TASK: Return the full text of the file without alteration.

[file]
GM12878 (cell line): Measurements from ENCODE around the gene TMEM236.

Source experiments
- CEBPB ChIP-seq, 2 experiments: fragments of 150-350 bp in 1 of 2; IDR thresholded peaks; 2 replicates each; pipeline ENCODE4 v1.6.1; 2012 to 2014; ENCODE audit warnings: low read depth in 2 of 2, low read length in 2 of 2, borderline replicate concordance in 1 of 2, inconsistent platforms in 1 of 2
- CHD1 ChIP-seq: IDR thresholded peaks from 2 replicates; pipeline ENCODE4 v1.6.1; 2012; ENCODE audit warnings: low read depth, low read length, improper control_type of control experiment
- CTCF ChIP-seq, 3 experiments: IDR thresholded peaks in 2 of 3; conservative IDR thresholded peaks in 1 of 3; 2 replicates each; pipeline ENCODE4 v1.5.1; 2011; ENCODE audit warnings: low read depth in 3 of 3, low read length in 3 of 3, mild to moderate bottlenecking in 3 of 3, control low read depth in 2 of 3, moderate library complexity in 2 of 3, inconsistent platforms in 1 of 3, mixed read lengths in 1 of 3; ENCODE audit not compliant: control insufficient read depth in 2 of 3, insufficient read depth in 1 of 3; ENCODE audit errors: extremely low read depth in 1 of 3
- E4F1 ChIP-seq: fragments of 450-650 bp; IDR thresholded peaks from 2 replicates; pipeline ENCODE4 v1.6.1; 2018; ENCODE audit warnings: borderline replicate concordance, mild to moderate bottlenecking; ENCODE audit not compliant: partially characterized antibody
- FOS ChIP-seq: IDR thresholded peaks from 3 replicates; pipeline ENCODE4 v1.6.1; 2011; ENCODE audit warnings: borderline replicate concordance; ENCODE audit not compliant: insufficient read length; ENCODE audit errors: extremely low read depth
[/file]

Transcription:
GM12878 (cell line): Measurements from ENCODE around the gene TMEM236.

Source experiments
- CEBPB ChIP-seq, 2 experiments: fragments of 150-350 bp in 1 of 2; IDR thresholded peaks; 2 replicates each; pipeline ENCODE4 v1.6.1; 2012 to 2014; ENCODE audit warnings: low read depth in 2 of 2, low read length in 2 of 2, borderline replicate concordance in 1 of 2, inconsistent platforms in 1 of 2
- CHD1 ChIP-seq: IDR thresholded peaks from 2 replicates; pipeline ENCODE4 v1.6.1; 2012; ENCODE audit warnings: low read depth, low read length, improper control_type of control experiment
- CTCF ChIP-seq, 3 experiments: IDR thresholded peaks in 2 of 3; conservative IDR thresholded peaks in 1 of 3; 2 replicates each; pipeline ENCODE4 v1.5.1; 2011; ENCODE audit warnings: low read depth in 3 of 3, low read length in 3 of 3, mild to moderate bottlenecking in 3 of 3, control low read depth in 2 of 3, moderate library complexity in 2 of 3, inconsistent platforms in 1 of 3, mixed read lengths in 1 of 3; ENCODE audit not compliant: control insufficient read depth in 2 of 3, insufficient read depth in 1 of 3; ENCODE audit errors: extremely low read depth in 1 of 3
- E4F1 ChIP-seq: fragments of 450-650 bp; IDR thresholded peaks from 2 replicates; pipeline ENCODE4 v1.6.1; 2018; ENCODE audit warnings: borderline replicate concordance, mild to moderate bottlenecking; ENCODE audit not compliant: partially characterized antibody
- FOS ChIP-seq: IDR thresholded peaks from 3 replicates; pipeline ENCODE4 v1.6.1; 2011; ENCODE audit warnings: borderline replicate concordance; ENCODE audit not compliant: insufficient read length; ENCODE audit errors: extremely low read depth